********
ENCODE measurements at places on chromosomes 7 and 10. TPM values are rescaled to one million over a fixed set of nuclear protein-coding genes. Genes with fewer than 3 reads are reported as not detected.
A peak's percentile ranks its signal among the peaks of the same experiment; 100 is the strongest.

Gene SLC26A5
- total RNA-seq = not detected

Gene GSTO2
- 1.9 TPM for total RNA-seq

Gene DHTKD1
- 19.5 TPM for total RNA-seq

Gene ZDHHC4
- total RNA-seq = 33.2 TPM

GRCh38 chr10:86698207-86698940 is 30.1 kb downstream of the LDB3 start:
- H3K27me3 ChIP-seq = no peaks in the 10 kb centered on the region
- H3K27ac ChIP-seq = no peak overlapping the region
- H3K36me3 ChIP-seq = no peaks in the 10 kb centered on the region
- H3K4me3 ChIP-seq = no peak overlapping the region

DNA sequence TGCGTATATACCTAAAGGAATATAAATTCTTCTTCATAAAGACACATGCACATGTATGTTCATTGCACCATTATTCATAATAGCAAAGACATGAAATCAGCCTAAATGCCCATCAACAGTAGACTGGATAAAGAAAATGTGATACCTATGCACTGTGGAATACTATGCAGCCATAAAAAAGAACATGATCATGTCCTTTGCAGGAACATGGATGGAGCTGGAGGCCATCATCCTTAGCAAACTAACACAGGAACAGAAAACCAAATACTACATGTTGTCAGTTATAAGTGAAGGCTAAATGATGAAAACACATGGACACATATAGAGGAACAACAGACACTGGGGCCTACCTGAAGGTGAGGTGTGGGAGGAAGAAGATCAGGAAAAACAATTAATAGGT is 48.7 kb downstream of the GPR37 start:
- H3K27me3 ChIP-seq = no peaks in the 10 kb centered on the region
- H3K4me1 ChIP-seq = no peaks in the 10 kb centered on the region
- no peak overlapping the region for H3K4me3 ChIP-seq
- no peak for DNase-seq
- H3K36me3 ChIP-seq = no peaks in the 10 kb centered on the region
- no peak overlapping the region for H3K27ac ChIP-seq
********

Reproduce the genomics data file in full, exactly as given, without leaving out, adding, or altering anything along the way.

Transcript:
ENCODE measurements at places on chromosomes 7 and 10. TPM values are rescaled to one million over a fixed set of nuclear protein-coding genes. Genes with fewer than 3 reads are reported as not detected.
A peak's percentile ranks its signal among the peaks of the same experiment; 100 is the strongest.

Gene SLC26A5
- total RNA-seq = not detected

Gene GSTO2
- 1.9 TPM for total RNA-seq

Gene DHTKD1
- 19.5 TPM for total RNA-seq

Gene ZDHHC4
- total RNA-seq = 33.2 TPM

GRCh38 chr10:86698207-86698940 is 30.1 kb downstream of the LDB3 start:
- H3K27me3 ChIP-seq = no peaks in the 10 kb centered on the region
- H3K27ac ChIP-seq = no peak overlapping the region
- H3K36me3 ChIP-seq = no peaks in the 10 kb centered on the region
- H3K4me3 ChIP-seq = no peak overlapping the region

DNA sequence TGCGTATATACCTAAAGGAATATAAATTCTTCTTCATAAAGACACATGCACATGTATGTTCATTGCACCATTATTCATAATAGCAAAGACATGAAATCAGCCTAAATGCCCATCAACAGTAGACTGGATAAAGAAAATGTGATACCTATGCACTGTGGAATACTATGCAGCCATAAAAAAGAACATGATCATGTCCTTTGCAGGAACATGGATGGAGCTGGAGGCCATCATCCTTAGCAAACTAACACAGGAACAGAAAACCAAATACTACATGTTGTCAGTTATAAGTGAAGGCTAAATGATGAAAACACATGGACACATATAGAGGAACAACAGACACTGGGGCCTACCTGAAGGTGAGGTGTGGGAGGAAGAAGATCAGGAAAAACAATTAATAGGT is 48.7 kb downstream of the GPR37 start:
- H3K27me3 ChIP-seq = no peaks in the 10 kb centered on the region
- H3K4me1 ChIP-seq = no peaks in the 10 kb centered on the region
- no peak overlapping the region for H3K4me3 ChIP-seq
- no peak for DNase-seq
- H3K36me3 ChIP-seq = no peaks in the 10 kb centered on the region
- no peak overlapping the region for H3K27ac ChIP-seq